Dani Tenenbaum

Dani Tenenbaum is a director based in New York City. He is originally from Israel and after serving in the army he began making short films and refined his craft at Minshar film school. His short film “Guides” was accepted into a variety of international film festivals including the San Francisco Shorts Festival, The Jerusalem Film Festival, Hell’s Kitchen Film Festival, and the Tel Aviv International Student Film Festival. Showing at these festivals has prompted interest in turning the short into a feature currently in development. He was a finalist in the Doc Aviv pitch contest for his docushort “Going Home.” Dani continues to make compelling cinema, winning a cinematography award for the short ‘Zoe’ in the 48 Hours Film Project in NY. He is the owner of WIWU productions, a boutique production house that creates commercials and music videos and is now opening a feature film branch.

What inspired you to be an artist?
I come from an educational background and I was always raised to believe that I could make a difference.  When I first picked up a camera I realized that the best way for me to do that was to tell stories – stories that have a universal truth and can appeal to various cultures.  The best way for my personal self-expression was through the moving image.  When I was a senior in high school I started writing short stories and those stories evoked emotions from people I didn’t realize were there.  Evoking that emotional response was what really made me want to be a filmmaker.

What was your creative journey that brought you to where you are in your career today?
I have always been interested in films that can make an impact on social and political issues.  I’ve done a lot of work with kids at risk programs, and their struggle has always moved me.  After moving to New York, I was separated from Israel and began to question my Jewish identity and wanted to explore that in my filmmaking.  This was something that I had never questioned before.  This led me to get involved in the active Jewish community in New York and through that in the ex-Hasidic community whose stories were very inspirational for working on my first feature as a director.  My wife (who is an actress) began to write the script and found the topic fascinating since she grew up in a Reform Jewish community and the strict world of the Haredim was a whole new world to her.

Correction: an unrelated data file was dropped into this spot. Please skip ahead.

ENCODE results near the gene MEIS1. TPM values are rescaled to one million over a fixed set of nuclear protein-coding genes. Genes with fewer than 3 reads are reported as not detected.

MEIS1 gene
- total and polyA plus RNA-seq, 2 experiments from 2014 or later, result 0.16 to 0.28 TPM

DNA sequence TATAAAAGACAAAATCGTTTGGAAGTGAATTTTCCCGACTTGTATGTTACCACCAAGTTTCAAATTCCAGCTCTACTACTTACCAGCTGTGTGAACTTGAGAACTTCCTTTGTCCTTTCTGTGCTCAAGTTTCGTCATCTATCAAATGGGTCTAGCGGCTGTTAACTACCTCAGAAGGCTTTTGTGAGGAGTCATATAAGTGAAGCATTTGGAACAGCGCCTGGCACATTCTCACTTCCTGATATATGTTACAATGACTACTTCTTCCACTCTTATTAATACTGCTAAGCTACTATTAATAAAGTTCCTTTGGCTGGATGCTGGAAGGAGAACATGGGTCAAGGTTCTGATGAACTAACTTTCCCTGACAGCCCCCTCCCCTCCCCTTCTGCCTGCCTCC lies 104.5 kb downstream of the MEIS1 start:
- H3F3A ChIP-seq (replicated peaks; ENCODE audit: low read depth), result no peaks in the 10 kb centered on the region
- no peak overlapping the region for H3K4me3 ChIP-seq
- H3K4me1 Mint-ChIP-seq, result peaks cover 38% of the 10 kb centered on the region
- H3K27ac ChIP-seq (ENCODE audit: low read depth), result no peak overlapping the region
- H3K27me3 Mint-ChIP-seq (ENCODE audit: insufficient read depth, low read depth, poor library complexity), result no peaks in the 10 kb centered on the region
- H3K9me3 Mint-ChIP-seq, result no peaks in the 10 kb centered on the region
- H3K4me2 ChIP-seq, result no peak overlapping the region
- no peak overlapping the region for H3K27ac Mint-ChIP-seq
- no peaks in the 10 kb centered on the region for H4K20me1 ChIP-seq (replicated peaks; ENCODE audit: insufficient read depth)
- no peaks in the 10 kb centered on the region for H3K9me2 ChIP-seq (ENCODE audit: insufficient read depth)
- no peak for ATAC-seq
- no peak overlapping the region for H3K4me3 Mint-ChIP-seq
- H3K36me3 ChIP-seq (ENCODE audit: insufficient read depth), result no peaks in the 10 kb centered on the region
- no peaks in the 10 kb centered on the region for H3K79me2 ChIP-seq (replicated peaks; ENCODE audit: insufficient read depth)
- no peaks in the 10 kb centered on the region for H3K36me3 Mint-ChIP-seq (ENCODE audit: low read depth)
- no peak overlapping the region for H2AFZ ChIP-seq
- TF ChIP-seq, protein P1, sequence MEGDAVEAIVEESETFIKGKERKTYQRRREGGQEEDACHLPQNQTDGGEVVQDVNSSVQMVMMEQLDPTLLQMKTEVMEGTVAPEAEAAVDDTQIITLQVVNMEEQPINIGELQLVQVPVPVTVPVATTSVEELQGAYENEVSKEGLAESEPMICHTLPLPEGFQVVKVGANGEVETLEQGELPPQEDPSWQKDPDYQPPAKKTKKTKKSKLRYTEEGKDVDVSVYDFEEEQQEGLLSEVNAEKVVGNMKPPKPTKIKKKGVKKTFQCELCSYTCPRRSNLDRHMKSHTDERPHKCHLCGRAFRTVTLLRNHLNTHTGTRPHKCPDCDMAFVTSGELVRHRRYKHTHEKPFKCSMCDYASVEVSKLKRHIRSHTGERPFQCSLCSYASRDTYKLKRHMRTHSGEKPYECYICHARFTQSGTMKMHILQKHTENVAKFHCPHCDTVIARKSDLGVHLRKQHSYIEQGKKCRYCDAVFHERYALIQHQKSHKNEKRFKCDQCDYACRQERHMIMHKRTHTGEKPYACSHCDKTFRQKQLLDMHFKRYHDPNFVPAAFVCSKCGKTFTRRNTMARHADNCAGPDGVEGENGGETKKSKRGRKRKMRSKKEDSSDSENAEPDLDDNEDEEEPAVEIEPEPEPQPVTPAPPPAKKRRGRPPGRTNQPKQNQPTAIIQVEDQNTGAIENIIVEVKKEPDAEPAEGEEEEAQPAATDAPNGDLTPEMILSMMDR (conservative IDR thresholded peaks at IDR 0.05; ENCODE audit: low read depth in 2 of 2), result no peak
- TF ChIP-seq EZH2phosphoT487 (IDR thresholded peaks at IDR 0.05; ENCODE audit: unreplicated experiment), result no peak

What do you need as an artist today?
More resources.  To make really amazing independent film outside of the studio system you have to have a huge network of people who believe in you and want to get those films out there.  A stronger network of Jewish artists and a closer community would be wonderful.

What creative project are you working on now?
I’m working on my first feature film called The Other Side.  It’s is an indie drama about a young Hasidic Jewish man who turns to the outside world for help in exposing a crime being committed within his community. In the process his family and world are turned upside down and he comes to question all that he has believed in.  The film takes audiences into a world that they rarely get to see on-screen– the secretive Hasidic enclave that exists in the midst of bustling Brooklyn, New York.  The enslave is surrounded by artists and nomads and the pull of temptation that threatens their way of life. The Other Side renders this world instantly relatable as it is told through the lens of a young man searching for answers and a girl who sees his inner beauty.

Where do you see yourself and your career in 10 years?
I’m really lucky to be doing what I love to do right now and I see myself doing the same things in 10 years but with more depth and experience.  Time grows you as an artist and I always want to continue doing what I love most, which is making films.  I’m also working on a feature length project of my short film, Guides, which has been screened at film festivals all over the world.

What does it mean to you to be an Israeli artist?
I’m Israeli first and foremost.  I think in Hebrew, I dream in Hebrew, and I read the Israeli newspaper every day, even while living in New York.  I have never hidden the fact that I’m Israeli, and I couldn’t imagine being anything but proud of where I come from.  My aesthetic perspective was cultivated in Israel and it will always be a part of me even if I make a movie in English that has nothing to do with Israel.  I always feel like I look at the world through an Israeli eye.

What does it mean to you to have an organization like the America-Israel Cultural Foundation supporting Israeli culture in the past 75 years?
It’s amazing because AICF is such a great organization that makes Israeli artists feel like we are a part of something bigger than ourselves.  AICF supports us and provides us with networking and promotional opportunities.  AICF makes us feel cared for without asking for a lot in return. It feels great to be part of a legacy that has helped so many great Israeli artists on the path to realizing their dreams.

Dani Tenenbaum